Warming speeds 'world's slowest moving landslides'

By Matt McGrath
Environment correspondent, BBC News

  • Published
AlaskaImage source, UAF
Image caption,
Alaska's famous Dalton Highway runs through the valley of the slow moving landslides

Rising global temperatures are helping to speed up slow moving landslides across Alaska.

Researchers told BBC News that the geological features, known as frozen debris lobes, are now threatening a major highway.

The warming climate is said to have hastened some of the rocky fingers to a heady speed of five metres a year.

Engineers believe that either moving the roadway or freezing the ground may be effective solutions.

Image source, UAF
Image caption,
This frozen debris lobe is very close to the edge of the highway

These teardrop shaped, slow moving bodies of material are made up of soil, rock, water, ice and trees.

Researchers for many years believed these features to be rock glaciers - but scientists in Alaska believe that the masses they've observed are different and distinct. They call them frozen debris lobes.

The lobes are often covered in trees and vegetation and according to those who have studied them, they don't have an icy core. They say that thanks to a combination of pressure and temperature, the water at the centre stays liquid.

The lobes are gathering speed, according to those who have studied them. In size they can be 100m wide, 20m high and up to 1km in length.

"They are coming downhill, the closest is only 40 metres away from the toe of the embankment of the highway," said Dr Margaret Darrow from the University of Alaska, Fairbanks.

"You can figure out that moving at 5m a year, how many years it's going to take!"

According to a research paper published in 2012 by Dr Darrow, the rate of movement of the lobe closest to the highway was just over 1cm a day between 1955 and 2008. However measurements in 2012 showed a speed of 2.5cm per day.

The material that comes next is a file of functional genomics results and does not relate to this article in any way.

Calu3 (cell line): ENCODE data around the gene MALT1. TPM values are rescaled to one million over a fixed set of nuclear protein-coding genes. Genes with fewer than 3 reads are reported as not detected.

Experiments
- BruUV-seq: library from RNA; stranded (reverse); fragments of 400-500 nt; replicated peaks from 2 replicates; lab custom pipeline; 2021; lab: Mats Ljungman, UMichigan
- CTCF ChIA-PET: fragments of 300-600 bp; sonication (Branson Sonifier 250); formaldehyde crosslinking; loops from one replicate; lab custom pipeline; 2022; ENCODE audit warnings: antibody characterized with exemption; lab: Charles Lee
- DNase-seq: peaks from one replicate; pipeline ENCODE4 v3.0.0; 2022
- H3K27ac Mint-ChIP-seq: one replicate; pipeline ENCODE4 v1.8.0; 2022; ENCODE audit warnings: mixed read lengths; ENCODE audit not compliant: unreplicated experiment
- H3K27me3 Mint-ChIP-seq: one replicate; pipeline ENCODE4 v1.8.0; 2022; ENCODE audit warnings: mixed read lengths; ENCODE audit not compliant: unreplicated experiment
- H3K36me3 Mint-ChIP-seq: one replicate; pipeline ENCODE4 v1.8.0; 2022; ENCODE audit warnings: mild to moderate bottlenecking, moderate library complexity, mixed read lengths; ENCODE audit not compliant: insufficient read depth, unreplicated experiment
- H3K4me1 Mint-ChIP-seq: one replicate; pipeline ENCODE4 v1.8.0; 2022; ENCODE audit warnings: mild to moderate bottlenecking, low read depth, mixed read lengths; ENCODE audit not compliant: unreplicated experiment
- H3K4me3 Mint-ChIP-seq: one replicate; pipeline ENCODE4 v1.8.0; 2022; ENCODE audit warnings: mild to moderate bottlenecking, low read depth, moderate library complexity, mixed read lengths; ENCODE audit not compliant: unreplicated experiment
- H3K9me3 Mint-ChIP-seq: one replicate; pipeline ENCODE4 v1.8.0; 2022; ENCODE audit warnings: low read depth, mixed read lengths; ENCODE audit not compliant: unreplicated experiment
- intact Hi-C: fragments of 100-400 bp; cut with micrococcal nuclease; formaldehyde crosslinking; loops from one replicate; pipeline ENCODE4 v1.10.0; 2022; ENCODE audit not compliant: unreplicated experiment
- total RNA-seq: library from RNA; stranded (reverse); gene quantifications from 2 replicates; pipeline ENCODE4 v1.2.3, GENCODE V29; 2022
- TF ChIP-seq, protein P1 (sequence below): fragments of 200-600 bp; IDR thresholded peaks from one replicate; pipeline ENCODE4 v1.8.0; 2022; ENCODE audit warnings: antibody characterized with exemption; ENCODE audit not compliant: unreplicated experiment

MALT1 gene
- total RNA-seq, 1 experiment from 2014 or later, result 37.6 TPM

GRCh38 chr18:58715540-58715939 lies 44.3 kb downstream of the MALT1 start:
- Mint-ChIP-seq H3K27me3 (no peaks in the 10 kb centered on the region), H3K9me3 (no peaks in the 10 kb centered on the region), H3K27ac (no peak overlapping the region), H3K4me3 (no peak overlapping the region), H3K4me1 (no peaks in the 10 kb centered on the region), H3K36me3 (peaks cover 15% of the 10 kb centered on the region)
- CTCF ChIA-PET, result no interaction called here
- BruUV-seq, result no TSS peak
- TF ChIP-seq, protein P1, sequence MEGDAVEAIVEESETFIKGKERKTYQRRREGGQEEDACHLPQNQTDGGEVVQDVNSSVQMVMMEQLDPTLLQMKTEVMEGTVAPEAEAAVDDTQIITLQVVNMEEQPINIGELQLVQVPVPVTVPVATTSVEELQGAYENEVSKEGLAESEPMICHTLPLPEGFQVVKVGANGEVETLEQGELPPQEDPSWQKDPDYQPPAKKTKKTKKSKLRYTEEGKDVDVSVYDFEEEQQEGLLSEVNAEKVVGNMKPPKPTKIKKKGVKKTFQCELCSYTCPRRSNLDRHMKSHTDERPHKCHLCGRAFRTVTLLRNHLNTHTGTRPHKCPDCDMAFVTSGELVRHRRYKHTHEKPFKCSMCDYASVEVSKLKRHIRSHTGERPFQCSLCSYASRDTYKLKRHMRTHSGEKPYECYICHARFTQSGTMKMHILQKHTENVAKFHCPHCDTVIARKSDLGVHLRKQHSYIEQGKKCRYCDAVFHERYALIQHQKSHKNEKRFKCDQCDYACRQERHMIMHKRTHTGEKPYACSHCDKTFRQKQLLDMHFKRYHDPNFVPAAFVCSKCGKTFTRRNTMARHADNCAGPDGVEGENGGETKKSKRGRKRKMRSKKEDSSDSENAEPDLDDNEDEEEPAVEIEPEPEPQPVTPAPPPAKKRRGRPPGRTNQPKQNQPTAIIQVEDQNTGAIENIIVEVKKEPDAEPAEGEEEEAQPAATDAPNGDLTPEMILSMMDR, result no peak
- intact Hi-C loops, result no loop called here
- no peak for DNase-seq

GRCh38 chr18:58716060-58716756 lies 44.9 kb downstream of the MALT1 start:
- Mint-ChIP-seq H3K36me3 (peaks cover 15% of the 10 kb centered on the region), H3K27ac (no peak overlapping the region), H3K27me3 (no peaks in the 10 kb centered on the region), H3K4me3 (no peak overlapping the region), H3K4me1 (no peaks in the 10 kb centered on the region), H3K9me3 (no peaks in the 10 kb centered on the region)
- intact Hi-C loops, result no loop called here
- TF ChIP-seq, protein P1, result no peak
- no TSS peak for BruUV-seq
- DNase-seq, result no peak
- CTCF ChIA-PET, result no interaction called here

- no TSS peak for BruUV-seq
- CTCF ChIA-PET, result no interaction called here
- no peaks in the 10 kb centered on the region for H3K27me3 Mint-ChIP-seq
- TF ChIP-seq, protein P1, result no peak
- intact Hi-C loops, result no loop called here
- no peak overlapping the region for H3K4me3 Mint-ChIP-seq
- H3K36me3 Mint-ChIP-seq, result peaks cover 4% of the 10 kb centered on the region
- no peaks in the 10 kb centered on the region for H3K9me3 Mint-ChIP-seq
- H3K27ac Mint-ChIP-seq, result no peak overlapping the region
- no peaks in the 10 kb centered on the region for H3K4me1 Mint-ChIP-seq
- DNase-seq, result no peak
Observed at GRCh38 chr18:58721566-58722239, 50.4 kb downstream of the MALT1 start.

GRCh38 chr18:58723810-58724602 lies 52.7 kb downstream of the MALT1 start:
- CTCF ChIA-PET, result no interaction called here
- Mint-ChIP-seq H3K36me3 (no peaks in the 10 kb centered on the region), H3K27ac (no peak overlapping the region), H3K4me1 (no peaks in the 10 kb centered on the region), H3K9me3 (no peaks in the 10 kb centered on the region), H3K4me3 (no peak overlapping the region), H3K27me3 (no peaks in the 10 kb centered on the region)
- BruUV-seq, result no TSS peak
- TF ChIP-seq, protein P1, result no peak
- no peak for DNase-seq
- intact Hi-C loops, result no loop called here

The scientists say there are over 23 such lobes within 2km uphill of the Dalton Highway, one of the most important roads in Alaska.

It links Fairbanks in the centre of the state to the Arctic shore on the north coast. The critically important Trans-Alaskan oil pipeline sits right beside it.

Dr Darrow says that she believes rising temperatures in the region are responsible for the increase in speed. She says that there is an internal flow within the lobe that she attributes to unfrozen water within the soil, that allows it to slide along at increasing speed.

Image source, UAF
Image caption,
Dr Margaret Darrow gets close to the toe of the lobe which is toppling trees in its way

"When the temperatures are warmer, it moves faster," she told BBC News.

"I would project that if temperatures warm it will move faster, and there's a relationship between temperatures and precipitation. I would assume that with rising temperatures we will see more rainfall and if that is the case they will move faster."

Climate researchers say that Alaska has warmed by double the rate of the rest of the United States over the past 50 years.

Plans have now been drawn up to move a section of the Dalton highway in 2017 in order to avoid a collision with the ever encroaching lobe.

Image source, UAF
Image caption,
Alaska's highways department is set to move a section of roadway under greatest threat from the landslide

Some have proposed blowing up the part nearest the road, but the scientists think this would make matters worse. A better solution, they believe, is to freeze the ground around the lobe.

"There's one feature that is really threatening the road within 10 years, but cooling if done right should work - if theoretical physics works as we think it does," said Dr Ronald Daanen, with the Alaska Department of Natural Resources, who was the first researcher to identify the features back in 2007.

"It needs to happen from underneath so you'd need to do some directional drilling."

There are still some sceptics within the scientific community who question the true nature of these geological features - and show some reluctance to classify the lobes as distinct phenomena.

"Some people really still want to to call these features rock glaciers," said Dr Daanen.

"Europeans like to hang on to terms that they know."

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